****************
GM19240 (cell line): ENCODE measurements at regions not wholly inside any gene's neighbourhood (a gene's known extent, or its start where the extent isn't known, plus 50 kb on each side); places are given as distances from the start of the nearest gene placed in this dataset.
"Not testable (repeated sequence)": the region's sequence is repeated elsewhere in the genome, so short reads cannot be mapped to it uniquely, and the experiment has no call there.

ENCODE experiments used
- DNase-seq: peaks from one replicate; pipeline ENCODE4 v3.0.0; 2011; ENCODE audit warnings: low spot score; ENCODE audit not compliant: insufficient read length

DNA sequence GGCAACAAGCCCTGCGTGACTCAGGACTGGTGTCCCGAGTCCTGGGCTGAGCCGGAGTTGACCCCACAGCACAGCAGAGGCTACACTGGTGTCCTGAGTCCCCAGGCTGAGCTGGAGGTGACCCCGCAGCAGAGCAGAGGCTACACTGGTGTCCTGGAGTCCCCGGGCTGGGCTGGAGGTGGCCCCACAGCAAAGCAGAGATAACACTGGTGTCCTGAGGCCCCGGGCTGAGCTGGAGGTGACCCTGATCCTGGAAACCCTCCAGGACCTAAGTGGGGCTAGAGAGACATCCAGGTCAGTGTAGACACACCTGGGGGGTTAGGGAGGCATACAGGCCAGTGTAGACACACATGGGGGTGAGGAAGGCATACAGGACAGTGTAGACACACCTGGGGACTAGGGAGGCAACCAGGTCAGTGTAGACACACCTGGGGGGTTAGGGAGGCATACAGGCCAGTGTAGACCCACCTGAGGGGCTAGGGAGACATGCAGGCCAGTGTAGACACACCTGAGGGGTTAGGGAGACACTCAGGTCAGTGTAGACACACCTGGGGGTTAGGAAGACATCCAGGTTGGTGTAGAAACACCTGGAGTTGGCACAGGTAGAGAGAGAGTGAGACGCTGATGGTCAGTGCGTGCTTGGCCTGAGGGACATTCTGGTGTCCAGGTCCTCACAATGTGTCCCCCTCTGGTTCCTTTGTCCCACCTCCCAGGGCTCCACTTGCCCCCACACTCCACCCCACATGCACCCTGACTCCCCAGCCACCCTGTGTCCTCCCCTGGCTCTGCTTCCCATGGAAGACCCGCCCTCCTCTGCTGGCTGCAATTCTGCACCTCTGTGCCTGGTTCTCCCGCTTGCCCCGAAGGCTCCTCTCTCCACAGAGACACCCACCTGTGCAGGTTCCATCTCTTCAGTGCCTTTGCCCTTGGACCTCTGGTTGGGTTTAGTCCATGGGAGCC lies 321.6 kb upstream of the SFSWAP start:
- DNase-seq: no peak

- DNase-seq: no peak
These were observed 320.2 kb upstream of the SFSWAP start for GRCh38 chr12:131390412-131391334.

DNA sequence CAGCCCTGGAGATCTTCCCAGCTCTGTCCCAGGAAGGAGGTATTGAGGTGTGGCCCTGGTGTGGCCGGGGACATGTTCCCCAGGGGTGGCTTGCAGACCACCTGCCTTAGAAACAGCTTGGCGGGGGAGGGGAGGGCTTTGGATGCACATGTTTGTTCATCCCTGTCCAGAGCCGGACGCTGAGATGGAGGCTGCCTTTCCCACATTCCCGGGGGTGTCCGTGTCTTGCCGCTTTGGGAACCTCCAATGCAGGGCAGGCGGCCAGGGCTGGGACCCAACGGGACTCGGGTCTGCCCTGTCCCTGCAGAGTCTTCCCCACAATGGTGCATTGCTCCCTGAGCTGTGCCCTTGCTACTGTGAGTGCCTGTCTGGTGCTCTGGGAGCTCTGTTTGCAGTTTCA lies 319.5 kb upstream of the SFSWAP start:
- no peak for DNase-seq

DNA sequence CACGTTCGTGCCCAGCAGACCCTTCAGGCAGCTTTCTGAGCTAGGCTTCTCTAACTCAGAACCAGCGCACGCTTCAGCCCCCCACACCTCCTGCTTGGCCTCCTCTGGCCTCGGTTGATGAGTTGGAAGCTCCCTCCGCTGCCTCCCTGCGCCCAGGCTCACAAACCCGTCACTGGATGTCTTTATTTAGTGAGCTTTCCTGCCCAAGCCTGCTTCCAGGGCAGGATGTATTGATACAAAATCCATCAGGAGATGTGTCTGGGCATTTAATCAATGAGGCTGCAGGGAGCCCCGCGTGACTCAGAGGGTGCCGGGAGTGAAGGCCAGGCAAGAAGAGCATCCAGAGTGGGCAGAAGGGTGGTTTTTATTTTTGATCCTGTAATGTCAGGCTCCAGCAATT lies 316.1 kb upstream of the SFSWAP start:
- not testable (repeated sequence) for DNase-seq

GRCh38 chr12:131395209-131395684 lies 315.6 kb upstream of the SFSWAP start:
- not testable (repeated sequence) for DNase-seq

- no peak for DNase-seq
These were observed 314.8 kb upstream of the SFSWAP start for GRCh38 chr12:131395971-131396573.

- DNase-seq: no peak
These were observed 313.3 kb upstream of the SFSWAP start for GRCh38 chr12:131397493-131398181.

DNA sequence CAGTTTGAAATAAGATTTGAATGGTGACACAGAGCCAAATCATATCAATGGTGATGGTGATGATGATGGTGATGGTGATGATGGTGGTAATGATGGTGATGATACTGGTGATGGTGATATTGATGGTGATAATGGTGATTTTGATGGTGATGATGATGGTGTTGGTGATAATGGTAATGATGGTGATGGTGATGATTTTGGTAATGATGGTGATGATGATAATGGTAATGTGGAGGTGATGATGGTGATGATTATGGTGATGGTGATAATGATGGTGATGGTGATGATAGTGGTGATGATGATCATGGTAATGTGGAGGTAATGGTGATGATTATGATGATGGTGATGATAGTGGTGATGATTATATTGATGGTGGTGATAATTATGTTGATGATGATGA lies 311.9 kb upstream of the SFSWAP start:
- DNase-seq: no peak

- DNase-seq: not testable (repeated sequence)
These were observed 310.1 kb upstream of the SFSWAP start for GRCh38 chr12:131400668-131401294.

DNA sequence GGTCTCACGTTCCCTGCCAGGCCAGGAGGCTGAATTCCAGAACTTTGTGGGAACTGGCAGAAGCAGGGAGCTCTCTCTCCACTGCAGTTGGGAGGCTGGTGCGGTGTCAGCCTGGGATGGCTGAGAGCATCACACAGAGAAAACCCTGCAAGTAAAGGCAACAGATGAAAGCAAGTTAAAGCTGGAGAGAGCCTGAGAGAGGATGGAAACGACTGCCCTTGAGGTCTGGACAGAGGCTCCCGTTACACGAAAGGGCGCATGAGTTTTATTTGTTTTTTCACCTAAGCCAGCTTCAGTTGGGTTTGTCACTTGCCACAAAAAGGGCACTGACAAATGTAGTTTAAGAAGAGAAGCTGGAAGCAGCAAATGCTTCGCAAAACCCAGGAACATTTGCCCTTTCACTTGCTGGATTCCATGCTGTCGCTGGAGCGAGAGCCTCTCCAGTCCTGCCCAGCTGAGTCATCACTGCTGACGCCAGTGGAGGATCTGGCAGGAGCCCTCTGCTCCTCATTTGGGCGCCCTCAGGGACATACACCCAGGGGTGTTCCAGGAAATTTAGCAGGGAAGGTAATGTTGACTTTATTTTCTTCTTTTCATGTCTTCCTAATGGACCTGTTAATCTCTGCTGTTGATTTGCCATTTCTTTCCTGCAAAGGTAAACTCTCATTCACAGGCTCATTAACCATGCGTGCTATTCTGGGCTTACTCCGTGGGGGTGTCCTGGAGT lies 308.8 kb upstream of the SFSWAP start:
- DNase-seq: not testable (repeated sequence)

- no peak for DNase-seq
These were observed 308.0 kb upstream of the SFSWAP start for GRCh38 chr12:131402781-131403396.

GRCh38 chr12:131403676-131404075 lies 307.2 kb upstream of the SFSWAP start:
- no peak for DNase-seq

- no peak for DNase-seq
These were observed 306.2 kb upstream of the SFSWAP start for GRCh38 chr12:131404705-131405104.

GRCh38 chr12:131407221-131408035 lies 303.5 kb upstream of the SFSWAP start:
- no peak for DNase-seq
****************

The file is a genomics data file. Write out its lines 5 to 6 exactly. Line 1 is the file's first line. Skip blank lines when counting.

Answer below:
DNA sequence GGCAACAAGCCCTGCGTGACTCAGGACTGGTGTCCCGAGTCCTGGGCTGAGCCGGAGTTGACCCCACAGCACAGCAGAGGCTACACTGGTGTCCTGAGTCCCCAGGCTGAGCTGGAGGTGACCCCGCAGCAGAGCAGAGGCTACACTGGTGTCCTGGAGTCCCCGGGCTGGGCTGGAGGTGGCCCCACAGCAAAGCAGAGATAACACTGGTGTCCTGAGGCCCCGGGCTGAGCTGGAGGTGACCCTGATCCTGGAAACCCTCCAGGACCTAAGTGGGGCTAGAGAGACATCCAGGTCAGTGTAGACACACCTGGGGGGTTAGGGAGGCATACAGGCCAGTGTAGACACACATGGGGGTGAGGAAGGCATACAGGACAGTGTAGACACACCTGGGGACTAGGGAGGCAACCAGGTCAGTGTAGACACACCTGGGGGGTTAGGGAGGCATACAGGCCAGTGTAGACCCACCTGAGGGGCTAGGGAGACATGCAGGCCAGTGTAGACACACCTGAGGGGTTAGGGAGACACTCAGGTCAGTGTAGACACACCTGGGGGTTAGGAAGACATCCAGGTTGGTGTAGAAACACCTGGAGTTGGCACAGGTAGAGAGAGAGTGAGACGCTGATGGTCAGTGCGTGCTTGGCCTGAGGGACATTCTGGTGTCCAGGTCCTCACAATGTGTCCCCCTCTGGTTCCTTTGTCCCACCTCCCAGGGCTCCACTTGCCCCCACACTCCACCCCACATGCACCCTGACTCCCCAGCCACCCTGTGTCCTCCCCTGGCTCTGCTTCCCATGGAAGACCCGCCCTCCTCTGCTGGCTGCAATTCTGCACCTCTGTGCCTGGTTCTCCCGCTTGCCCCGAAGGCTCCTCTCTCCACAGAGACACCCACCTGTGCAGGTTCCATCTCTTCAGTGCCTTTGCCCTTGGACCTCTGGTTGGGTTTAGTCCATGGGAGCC lies 321.6 kb upstream of the SFSWAP start:
- DNase-seq: no peak